BRUNSWICK, Maine — Brunswick Development Corp. adopted amended bylaws and new ethics policies Wednesday, several months after being criticized by residents and some town officials for making an unusual and unprecedented loan.
BDC’s policies and its directors, which recently included two town councilors and two town staff members, came under scrutiny after the board in July approved a nearly $250,000 forgivable loan to a business owned by the husband of a former councilor and BDC board member.
The amended bylaws include implementation of a new code of ethics and conflict-of-interest policies, modeled after documents used by the Freeport Economic Development Corp.
Starting next year, the seven-member board of directors, which now consists of two town councilors, the town manager and four citizen members, will have to acknowledge the new policies on an annual basis.
The code of ethics policy requires BDC board members to:
• “Represent the interest of all people,” including business owners and property owners;
• Not use the organization for their own personal advantage;
• “Do nothing to violate the trust” of the people they serve;
• Never use BDC to promote their own “partisan politics, religious matters or positions on any issue not in conformity” with BDC’s policies;
• And never accept gifts from businesses involved with BDC.
The conflict-of-interest policy says a conflict arises when a board member involved in a board-level decision “is in a position to benefit directly from that decision.” The policy also prohibits board members from using their title to “obtain a private, social, or political benefit.”
If a board member believes he or she may have a potential conflict of interest, the board will determine whether the member should be recused from discussing and voting on that particular matter.
“A board member should avoid the appearance of conflict of interest by disclosure or by abstention,” the policy states.
The amended bylaws call for the replacement of the town finance director’s board position by a citizen member, tipping the scales of the BDC’s board composition to include more citizens than town officials. It will also limit the terms of positions held by town councilors to six years and citizen members to three years.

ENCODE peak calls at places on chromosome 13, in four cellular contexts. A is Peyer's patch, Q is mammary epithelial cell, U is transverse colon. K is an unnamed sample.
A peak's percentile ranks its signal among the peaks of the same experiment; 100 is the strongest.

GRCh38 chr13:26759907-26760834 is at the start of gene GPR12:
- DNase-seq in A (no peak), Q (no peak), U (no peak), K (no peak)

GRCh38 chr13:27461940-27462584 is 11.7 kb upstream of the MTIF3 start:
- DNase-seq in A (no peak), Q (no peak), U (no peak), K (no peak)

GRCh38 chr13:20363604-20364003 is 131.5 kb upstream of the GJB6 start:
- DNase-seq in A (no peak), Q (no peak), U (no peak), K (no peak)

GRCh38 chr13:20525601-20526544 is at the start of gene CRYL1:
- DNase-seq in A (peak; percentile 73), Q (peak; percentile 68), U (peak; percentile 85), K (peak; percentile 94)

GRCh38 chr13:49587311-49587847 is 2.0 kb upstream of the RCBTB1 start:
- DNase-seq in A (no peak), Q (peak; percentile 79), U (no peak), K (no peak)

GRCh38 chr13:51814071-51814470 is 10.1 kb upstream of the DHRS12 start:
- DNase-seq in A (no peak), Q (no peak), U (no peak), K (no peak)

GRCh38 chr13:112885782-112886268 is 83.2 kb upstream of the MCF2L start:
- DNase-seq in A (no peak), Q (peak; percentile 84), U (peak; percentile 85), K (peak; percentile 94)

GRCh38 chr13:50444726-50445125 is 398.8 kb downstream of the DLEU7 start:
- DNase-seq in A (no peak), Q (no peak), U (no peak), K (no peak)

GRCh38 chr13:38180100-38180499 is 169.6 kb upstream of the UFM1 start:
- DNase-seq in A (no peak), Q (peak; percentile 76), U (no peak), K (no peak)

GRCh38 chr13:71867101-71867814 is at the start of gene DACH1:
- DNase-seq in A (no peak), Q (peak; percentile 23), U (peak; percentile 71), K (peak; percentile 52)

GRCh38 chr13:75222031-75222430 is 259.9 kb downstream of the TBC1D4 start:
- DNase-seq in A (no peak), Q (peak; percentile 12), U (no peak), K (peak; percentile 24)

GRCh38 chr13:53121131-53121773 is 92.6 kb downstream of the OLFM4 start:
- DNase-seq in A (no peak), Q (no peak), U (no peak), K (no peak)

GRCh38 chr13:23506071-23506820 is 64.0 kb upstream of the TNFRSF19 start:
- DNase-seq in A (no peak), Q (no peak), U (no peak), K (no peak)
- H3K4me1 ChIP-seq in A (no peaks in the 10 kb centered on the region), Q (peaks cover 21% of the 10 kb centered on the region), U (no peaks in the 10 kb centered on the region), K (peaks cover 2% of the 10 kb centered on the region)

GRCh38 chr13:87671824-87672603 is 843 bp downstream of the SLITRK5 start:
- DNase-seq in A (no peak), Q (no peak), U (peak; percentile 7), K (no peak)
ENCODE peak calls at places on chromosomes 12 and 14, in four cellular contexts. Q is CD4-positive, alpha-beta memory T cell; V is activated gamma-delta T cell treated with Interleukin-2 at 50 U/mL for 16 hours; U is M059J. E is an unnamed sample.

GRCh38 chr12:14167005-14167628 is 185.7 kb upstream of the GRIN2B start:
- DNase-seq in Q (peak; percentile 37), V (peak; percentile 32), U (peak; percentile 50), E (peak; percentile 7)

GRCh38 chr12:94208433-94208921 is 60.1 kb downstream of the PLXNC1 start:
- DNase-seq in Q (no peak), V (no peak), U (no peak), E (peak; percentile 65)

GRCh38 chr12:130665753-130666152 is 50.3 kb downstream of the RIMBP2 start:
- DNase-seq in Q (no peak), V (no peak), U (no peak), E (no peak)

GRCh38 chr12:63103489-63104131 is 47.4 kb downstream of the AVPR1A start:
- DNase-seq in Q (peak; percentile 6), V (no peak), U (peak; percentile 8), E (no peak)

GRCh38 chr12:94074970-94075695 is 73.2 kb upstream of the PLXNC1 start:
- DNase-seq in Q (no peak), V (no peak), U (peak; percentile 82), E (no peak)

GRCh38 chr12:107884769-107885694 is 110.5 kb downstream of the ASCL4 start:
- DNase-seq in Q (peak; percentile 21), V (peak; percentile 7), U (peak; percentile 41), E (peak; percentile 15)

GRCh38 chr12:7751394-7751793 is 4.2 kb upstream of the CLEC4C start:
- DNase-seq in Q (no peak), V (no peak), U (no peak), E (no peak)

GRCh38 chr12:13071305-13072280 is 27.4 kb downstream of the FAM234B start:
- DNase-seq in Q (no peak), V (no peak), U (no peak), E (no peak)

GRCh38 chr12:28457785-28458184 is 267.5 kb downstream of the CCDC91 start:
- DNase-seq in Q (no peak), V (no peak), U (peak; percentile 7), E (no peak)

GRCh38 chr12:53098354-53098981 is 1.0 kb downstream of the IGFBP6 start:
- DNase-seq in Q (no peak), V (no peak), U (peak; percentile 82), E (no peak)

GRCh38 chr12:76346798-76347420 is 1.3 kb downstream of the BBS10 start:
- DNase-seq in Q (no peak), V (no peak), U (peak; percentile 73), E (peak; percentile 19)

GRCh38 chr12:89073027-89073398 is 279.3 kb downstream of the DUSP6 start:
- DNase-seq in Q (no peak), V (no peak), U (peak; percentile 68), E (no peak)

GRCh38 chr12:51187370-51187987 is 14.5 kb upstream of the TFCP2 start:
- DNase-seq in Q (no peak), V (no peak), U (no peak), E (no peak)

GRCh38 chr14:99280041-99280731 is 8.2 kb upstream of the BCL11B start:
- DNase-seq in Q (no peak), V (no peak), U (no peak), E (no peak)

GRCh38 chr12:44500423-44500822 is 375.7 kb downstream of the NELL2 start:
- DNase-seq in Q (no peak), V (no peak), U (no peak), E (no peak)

From now on, the BDC must also provide the public advance notice of all regular and special meetings, a requirement not previously included in the bylaws.
The amended bylaws also shift the responsibility of appointing citizen members from the Town Council to the BDC. Citizen members will now serve staggering two-year terms instead of three-year terms. There is no change to the town councilors’ one-year terms.
A new section in the amended bylaws prohibits state elected officials and town councilors from receiving financial assistance from the BDC while in office and for a period of one year after leaving elected office.
Councilor and BDC board member John Richardson praised BDC’s work on the bylaws, which he said had long been in the works.
He also said it was unfortunate that some people decided to criticize the BDC’s business for “personal and political reasons,” rather than praise its work and see how it contributed to the town’s economic development.
BDC is an independent nonprofit corporation. It was established and initially funded by the town in 1995, but eventually paid back the startup loan.